Unless News Corpse this week publishes photos of Bill Shorten fucking dogs – and even then they’ll have to be male dogs; no wait, they’ll have to be male dogs with hideous mange – this election is done and dusted.
Labor at the very least will have a comfortable victory; it could still be quite a bit bigger if not in landslide territory where it would have been if the LNP hadn’t tried its very dishonest best to scare the bejesus out of everybody with retiree/housing/super/death taxes.
So grab hold of my own personal election pendulum (ooh, that’s nice!) as we take a swing through the final six days of the campaign. And here’s how it all works out.
Firstly, let’s put various state redistributions as to how they affected existing seats and created new ones out of the equation by simply focusing on that pendulum of mine which isn’t really mine at all. I’ve stolen a couple of real pendulums (pendulii?) – the famous Mackerras one and one from some site called electionarium.com for our starting point. They might be one and the same for all I know.
They both have the LNP at a notional 73 seats to Labor’s 72 after all that seat change/abolition/creation malarkey. Independents have six.
From the get-go, let’s get News Corps political scribes around the country wetting their pants and wanting to ring Rupert with the news by giving two current independent seats back to the government – Fizza’s old seat of Wentworth (sorry, Doc!) and Indie in Victoria.
That takes the LNP up to 75 seats – only one short of victory! Labor stays at 72; the indies down to four.
But don’t break out the bubbly just yet, Renee of Brisbane, Sharri of Sydney and Andrew of Melbourne. There are 23 Liberal seats in the pendulum’s marginal seat category up to 6%.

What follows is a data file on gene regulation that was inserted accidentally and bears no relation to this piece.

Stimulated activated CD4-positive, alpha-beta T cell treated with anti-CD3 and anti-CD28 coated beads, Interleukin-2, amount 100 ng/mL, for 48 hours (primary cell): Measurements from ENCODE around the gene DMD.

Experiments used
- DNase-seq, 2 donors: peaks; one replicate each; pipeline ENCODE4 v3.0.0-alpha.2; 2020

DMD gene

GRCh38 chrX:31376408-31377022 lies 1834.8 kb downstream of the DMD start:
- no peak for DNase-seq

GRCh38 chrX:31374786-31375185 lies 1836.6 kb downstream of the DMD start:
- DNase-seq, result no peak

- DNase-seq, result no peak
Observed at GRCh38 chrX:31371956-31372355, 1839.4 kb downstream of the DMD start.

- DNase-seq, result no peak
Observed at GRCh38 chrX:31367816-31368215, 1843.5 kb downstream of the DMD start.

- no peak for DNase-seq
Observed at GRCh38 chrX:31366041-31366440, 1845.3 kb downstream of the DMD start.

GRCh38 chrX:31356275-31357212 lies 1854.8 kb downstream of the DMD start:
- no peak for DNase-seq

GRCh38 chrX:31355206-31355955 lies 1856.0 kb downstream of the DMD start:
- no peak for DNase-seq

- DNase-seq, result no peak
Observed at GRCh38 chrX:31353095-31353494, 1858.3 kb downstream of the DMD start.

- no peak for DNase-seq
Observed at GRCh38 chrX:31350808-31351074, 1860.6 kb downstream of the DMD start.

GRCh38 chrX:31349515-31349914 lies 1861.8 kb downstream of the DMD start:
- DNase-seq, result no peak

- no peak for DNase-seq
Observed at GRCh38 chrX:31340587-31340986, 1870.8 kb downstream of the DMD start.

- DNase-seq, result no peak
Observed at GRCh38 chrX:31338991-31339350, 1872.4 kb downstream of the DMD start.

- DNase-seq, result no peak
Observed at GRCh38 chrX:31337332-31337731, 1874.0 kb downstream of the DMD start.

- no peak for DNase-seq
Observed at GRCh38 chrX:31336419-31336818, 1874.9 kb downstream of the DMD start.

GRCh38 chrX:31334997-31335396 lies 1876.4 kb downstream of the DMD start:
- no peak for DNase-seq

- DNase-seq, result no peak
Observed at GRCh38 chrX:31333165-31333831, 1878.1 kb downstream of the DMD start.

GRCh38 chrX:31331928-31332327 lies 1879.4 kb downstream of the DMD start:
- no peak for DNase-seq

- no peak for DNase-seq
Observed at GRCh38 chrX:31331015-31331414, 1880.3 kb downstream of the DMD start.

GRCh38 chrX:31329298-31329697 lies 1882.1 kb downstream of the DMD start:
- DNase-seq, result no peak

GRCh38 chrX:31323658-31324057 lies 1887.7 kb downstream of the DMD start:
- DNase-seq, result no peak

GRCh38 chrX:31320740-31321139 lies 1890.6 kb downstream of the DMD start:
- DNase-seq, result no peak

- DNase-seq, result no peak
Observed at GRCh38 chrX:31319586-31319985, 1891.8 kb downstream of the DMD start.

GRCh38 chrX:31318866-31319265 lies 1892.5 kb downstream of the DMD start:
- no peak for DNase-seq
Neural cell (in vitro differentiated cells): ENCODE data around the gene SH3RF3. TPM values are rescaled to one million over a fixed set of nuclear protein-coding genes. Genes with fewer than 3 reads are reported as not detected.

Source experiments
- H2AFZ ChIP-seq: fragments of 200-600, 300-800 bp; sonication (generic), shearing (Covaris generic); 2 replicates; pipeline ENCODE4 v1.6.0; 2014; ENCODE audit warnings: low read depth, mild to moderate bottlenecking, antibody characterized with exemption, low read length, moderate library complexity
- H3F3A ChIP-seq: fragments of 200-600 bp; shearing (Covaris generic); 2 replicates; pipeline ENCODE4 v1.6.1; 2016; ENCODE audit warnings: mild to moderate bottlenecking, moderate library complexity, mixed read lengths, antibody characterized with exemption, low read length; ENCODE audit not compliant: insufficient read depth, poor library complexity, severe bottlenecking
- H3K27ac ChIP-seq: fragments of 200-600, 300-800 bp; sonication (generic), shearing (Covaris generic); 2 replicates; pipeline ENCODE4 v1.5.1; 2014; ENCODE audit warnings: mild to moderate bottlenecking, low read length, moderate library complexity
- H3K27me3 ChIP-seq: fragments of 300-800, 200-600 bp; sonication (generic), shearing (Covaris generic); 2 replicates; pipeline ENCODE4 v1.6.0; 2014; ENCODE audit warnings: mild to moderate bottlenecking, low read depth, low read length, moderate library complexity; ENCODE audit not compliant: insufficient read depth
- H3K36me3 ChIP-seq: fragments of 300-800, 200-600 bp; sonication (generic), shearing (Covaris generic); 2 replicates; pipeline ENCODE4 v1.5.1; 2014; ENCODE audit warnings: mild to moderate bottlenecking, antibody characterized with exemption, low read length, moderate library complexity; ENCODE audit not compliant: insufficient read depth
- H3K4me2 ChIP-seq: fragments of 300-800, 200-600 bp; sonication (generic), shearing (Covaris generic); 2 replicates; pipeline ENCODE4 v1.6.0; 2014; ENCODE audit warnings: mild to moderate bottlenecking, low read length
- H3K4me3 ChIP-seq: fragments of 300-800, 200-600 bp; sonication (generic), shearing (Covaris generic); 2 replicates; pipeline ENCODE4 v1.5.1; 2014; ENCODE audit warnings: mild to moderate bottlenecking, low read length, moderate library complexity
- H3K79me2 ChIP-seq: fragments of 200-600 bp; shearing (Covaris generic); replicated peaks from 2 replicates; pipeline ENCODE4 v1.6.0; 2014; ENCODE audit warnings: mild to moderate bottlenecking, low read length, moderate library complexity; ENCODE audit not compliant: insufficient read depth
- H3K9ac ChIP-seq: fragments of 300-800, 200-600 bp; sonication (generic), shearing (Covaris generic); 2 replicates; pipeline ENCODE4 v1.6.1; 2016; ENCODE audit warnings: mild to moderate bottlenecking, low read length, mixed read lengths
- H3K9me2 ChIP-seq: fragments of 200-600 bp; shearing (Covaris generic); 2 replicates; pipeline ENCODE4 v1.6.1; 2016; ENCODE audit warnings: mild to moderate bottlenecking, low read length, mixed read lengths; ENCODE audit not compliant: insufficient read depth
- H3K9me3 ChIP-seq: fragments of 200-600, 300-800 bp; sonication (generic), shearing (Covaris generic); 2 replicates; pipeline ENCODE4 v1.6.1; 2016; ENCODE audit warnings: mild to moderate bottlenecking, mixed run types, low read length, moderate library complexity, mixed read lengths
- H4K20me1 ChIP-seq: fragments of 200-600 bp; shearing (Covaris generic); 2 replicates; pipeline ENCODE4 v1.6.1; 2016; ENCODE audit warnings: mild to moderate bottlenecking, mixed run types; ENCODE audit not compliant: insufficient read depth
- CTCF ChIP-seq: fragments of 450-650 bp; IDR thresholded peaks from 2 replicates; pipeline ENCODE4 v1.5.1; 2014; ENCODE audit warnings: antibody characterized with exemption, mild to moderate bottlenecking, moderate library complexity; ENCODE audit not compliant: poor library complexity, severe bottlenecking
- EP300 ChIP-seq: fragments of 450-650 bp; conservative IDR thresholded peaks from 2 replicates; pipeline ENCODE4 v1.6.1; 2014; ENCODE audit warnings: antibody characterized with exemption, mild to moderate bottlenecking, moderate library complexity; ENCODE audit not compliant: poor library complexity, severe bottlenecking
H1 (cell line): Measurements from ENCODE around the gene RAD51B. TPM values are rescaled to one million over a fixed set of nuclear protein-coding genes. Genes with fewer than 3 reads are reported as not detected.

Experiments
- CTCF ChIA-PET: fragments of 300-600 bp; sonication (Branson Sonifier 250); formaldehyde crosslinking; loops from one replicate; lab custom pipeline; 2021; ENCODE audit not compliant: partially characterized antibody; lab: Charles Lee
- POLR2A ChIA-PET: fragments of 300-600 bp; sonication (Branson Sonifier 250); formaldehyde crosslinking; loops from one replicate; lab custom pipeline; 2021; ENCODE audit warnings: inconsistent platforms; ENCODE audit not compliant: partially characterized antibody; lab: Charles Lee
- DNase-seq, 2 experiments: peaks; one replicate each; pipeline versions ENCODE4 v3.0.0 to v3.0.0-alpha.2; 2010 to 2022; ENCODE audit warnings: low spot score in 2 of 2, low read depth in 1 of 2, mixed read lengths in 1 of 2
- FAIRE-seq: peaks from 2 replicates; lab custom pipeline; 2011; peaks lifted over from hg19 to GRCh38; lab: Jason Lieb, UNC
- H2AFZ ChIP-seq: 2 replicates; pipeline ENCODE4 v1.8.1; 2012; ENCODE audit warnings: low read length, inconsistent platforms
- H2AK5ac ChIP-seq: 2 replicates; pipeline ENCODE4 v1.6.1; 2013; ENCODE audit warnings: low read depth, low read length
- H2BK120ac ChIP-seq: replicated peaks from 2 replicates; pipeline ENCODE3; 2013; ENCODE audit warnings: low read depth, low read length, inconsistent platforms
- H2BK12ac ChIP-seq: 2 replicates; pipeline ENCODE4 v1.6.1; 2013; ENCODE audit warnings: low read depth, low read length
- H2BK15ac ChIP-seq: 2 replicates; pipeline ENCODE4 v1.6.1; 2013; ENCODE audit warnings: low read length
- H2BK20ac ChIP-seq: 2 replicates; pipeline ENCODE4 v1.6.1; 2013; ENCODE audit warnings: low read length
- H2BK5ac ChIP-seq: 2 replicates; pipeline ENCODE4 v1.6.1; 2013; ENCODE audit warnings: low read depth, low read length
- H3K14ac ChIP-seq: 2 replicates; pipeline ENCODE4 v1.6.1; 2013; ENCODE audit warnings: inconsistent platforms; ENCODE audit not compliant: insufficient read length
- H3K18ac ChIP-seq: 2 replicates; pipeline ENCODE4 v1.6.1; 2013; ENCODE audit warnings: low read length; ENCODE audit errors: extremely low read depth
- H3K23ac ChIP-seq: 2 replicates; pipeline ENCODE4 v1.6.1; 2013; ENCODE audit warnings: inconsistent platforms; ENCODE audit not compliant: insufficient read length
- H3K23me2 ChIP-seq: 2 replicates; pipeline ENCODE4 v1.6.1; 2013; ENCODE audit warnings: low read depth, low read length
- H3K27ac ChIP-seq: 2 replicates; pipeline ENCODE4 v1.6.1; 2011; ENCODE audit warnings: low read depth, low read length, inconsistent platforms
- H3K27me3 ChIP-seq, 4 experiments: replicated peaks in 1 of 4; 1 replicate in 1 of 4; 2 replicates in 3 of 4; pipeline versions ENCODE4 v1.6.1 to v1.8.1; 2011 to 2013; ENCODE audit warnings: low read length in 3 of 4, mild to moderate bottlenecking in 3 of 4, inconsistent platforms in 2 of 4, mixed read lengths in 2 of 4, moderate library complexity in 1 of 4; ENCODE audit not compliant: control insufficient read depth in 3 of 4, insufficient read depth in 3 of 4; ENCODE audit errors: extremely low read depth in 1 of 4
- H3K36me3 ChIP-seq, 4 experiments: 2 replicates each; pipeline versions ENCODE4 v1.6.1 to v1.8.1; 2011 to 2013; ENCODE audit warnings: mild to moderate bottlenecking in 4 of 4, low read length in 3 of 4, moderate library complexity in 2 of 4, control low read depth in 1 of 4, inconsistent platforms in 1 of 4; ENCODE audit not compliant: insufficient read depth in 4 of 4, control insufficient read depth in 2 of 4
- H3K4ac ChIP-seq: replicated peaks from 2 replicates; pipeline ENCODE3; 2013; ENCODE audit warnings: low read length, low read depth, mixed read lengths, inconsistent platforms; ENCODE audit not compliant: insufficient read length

Here are the ones that are gone for all money, if you take the advice of the political experts, in some cases the parties themselves and the online bookies, whose job it is not to lose money. They are Gilmore (NSW), Chisholm (Vic) and La Trobe (Vic).
That puts Labor up to 75, the LNP back to 72! On the Labor side, Herbert is lost for Labor, due to changed preference deals. That puts the LNP back to 73, where it started. Labor a nose ahead on 74.
Don’t get too excited yet, girls and boys at Campbell and Holt streets. Now is where it gets nasty.
In the LNP’s marginals, there are a swag of seats where Labor has been comfortably ahead with the bookies since the campaign began.
Liberal seats that look in great danger – if you believe the MSM pundits, such as Laura Tingle who has basically put her reputation on the line with her late-week “seismic shift” essay, and who believe Labor is coming home the stronger – include Forde (almost earned a gone guernsey) Flynn, Petrie, Bonner, and Dickson (mashed potato, anyone!) in Queensland, Robertson and Reid in NSW and Hasluck (another almost goner), and Swan in WA.
Let’s assume for the sake of the argument (this is what a truly amateur psephologist can do) that the pundits and the bookies are mostly right and give six of the nine to Labor.
And we can do that because the latest Galaxy poll of Queensland voting intentions puts the LNP primary vote at 38%, more than 5% below the 2016 result. The poll’s 51-49 two-party split to the LNP is also 3% down on the 2PP last time. With so many government marginal seats in the Sunshine State, logic dictates a number are going to move across.
That’s Labor up to 80, which would make you suspect that Chloe can start checking swatches for new drapes at the Lodge. The LNP drops to 67.